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Ryanair dismisses “significant disturbances” from staff strike

ryanairRyanair does not expect “significant disruption” as a result of the strike called by the National Civil Aviation Flight Personnel Union (SNPVAC), but has revealed that it can’t “rule out some delays” or changes in flights.

In response to questions posed by Lusa, the low-cost airline stressed, in a written statement, that there will be no “significant disruption” to its operations in Portugal between Wednesday and Sunday. The airline expressed that they consider the strike to be “unjustified “, however they warned of possible “delays” or “changes in flights”.

“We will do everything we can to minimize the disruption to our customers and their families,” said the Irish airline. “Passengers who have not received an email or message can expect their flights to and from Portugal to take place normally this week,” the airline said.

Ryanair also thanked “most of the Portuguese crew, who have confirmed that they will work normally between Wednesday, August 21st and Sunday, August 25th.”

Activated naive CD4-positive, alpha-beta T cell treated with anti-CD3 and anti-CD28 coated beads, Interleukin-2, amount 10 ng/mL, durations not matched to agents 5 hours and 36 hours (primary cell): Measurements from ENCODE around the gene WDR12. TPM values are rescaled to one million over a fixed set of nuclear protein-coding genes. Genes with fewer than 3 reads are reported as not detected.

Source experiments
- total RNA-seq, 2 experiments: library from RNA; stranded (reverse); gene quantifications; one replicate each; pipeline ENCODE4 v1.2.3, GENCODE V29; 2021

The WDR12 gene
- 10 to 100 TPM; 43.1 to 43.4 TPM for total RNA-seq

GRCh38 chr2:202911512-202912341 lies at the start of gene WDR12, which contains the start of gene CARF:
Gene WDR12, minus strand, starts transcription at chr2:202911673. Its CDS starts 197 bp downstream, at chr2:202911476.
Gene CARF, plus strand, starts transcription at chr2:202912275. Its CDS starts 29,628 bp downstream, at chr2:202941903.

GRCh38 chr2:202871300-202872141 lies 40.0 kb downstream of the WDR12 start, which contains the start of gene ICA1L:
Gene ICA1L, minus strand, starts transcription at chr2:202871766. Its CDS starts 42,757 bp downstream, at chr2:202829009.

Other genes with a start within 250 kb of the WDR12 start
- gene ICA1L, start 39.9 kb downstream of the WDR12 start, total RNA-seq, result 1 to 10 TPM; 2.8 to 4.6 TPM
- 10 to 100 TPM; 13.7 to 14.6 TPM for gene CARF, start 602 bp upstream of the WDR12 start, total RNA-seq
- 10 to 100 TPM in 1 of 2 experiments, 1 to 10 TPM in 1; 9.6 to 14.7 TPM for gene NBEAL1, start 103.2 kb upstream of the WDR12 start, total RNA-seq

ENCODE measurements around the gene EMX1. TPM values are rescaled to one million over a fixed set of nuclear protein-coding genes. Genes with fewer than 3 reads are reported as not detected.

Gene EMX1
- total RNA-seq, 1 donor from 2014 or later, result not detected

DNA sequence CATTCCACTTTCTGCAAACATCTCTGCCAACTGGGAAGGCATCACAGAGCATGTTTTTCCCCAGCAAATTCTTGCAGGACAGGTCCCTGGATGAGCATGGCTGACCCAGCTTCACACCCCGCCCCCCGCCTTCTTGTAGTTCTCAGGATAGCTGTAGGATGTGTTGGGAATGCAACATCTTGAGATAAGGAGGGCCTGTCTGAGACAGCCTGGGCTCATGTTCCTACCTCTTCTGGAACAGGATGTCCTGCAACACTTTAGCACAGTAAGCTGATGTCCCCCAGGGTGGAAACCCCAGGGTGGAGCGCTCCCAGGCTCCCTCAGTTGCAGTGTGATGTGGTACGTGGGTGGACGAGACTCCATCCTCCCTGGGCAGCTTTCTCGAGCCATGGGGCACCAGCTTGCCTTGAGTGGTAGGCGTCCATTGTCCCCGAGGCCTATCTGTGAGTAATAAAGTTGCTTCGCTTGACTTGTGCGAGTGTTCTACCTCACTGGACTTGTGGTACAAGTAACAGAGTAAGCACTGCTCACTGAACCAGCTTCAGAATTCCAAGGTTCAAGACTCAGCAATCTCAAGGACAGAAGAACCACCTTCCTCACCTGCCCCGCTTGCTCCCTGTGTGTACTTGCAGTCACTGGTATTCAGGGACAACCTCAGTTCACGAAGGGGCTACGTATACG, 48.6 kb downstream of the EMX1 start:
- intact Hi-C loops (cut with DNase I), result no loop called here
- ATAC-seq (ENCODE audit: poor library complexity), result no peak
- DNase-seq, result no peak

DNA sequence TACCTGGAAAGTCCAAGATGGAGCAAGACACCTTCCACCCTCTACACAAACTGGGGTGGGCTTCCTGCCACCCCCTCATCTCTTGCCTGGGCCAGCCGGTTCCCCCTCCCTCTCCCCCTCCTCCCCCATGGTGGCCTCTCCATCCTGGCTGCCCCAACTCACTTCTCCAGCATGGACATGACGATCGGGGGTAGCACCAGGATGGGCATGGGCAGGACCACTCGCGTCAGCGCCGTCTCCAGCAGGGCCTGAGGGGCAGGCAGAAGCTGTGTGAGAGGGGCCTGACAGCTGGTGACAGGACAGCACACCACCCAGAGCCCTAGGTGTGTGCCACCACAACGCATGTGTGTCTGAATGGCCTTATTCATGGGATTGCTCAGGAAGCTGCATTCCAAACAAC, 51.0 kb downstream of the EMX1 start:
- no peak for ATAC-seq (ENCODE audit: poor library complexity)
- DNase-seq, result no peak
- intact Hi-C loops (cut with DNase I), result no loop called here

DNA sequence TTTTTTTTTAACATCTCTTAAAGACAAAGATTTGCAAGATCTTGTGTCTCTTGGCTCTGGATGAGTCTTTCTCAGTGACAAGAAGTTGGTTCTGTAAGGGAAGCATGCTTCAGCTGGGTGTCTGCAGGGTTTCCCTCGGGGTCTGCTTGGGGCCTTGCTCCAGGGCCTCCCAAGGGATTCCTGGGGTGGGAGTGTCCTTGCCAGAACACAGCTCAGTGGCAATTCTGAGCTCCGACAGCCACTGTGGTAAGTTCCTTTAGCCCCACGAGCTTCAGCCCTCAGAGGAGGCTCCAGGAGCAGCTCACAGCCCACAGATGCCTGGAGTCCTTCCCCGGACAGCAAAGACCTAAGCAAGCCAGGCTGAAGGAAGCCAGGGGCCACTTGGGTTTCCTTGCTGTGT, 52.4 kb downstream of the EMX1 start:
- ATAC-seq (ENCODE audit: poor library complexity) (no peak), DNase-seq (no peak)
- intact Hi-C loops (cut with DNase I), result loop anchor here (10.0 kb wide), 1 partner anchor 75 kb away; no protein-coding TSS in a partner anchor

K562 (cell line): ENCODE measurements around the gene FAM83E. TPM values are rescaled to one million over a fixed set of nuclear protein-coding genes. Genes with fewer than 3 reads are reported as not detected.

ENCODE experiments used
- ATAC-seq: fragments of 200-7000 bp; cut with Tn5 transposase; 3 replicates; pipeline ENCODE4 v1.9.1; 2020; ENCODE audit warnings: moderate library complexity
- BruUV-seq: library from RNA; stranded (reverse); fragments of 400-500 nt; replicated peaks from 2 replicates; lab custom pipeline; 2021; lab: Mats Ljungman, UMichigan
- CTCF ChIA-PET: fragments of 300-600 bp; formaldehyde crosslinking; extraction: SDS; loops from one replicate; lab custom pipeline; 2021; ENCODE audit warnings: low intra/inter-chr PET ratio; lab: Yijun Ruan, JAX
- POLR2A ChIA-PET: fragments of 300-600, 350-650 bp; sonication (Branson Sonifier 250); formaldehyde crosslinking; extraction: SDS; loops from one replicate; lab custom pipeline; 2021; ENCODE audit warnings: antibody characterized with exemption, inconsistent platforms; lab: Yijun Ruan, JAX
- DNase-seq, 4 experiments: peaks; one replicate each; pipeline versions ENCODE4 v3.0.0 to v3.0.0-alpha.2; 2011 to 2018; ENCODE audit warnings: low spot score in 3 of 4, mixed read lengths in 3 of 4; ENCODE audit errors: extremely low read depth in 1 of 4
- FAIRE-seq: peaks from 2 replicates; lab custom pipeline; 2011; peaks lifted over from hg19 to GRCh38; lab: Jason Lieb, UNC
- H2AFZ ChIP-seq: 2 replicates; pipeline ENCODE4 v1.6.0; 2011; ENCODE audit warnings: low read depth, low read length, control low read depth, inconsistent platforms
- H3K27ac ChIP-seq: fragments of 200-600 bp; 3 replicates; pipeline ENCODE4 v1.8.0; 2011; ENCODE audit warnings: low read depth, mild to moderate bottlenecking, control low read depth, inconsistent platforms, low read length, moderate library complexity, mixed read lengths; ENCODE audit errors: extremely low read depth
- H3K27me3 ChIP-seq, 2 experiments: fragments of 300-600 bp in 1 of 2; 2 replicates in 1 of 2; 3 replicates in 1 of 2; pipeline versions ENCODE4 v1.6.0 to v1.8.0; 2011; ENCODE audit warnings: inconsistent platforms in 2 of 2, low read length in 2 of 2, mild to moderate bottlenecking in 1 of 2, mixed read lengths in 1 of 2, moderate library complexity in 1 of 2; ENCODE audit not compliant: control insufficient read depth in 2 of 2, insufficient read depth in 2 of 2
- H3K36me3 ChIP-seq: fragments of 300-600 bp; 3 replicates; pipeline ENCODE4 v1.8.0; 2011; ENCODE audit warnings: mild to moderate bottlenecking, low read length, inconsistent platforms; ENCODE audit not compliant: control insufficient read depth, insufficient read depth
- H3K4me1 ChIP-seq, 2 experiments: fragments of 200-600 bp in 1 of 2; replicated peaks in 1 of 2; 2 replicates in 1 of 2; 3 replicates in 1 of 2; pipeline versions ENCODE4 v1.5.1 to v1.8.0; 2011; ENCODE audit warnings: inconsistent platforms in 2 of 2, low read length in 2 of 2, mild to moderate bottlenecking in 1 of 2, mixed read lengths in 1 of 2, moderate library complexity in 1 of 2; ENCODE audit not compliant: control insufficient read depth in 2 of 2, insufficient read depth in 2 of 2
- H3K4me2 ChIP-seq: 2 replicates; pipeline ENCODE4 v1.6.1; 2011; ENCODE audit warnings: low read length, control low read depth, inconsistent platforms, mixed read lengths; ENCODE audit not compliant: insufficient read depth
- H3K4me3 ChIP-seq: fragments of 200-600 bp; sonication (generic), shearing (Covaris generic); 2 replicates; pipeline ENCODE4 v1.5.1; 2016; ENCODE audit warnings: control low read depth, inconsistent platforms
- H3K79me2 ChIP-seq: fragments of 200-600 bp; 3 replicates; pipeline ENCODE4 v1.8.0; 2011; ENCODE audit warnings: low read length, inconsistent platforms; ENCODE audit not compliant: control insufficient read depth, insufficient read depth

At the same time, the airline apologized to passengers “for any anxiety or inconvenience caused by this unnecessary strike being carried out by a small minority of our Portuguese crews”.

Still, Ryanair says it is open to “talking with SNPVAC to reach an agreement” and calls for a “return to negotiations as soon as possible”.

On Monday, the Government decreed that minimum services will be fulfilled during the strike, covering not only the Azores and Madeira, but also the European cities of Berlin, Cologne, London, and Paris.

Thus, the minimum services include flights between Lisbon and Paris; between Lisbon and Berlin; between Porto and Cologne; between Lisbon and London; between Lisbon and Ponta Delgada, as well as a round trip connection between Lisbon and Terceira Island (Lajes) on the 21st, 23rd and 25th of August.

SNPVAC revealed in a statement yesterday that they “vehemently reject another attempt by the Government to annihilate the Portuguese crewmembers’ right to strike and, in particular, of Ryanair’s crew”, highlighting that it does not accept “defending the economic interests of a private and foreign company to the detriment of the rights of Portuguese workers “.

The basis of this strike is, according to SNPVAC in a statement on the 1st August, that Ryanair continues to “fail to comply with the rules imposed by Portuguese law, in particular regarding the payment of holidays, the number of days off and the integration of cabin crew hired through Crewlink and Workforce agencies.”

Moreover, unions in Ireland, Britain, and Spain have also announced plans to strike in the coming weeks, a year after a wave of strikes over pay and conditions forced Europe’s largest budget carrier to cancel hundreds of flights.